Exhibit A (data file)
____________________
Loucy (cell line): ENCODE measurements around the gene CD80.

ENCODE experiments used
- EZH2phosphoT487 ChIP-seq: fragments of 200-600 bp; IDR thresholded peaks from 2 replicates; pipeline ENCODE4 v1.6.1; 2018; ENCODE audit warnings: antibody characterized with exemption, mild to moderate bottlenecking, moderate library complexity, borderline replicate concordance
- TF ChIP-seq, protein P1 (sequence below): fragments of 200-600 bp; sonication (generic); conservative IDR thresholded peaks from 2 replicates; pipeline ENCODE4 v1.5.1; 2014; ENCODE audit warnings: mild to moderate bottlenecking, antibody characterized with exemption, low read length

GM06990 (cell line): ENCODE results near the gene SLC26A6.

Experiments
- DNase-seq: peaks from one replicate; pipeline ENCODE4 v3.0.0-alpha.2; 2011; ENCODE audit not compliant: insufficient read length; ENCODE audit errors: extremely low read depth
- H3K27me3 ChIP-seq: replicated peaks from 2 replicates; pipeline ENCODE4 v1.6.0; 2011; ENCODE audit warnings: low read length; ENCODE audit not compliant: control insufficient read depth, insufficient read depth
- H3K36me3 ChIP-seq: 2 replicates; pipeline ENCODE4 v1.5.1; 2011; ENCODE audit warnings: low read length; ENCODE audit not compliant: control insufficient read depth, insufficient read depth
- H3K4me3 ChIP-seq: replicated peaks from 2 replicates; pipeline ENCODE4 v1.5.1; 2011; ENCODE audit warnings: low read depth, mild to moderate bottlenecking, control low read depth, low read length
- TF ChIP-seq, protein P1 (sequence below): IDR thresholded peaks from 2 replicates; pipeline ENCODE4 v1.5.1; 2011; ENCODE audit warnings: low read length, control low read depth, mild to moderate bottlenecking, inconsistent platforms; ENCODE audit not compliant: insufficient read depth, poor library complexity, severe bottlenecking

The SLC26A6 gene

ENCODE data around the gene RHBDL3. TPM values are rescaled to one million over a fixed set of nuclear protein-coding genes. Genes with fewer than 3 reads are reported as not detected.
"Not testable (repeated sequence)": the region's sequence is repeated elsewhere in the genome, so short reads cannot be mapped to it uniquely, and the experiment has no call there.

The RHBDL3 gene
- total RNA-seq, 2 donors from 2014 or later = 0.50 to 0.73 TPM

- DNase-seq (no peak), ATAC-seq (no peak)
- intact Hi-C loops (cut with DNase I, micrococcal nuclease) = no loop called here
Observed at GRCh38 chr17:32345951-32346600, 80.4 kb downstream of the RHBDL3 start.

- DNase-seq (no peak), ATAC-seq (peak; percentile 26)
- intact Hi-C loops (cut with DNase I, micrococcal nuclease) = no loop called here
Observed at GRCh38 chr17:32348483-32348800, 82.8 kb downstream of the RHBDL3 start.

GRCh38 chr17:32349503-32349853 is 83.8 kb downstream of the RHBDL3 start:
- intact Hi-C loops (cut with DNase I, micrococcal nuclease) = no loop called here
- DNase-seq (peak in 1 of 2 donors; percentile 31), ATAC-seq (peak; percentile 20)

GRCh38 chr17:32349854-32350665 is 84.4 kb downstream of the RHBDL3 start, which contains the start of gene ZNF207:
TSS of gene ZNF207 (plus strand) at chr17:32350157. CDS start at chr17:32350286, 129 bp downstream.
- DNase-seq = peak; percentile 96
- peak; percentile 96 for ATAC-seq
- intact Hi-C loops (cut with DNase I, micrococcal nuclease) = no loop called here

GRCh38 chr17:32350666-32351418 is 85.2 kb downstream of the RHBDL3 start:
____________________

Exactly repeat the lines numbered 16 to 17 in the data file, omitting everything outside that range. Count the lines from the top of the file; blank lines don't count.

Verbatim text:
- total RNA-seq, 2 donors from 2014 or later = 0.50 to 0.73 TPM

- DNase-seq (no peak), ATAC-seq (no peak)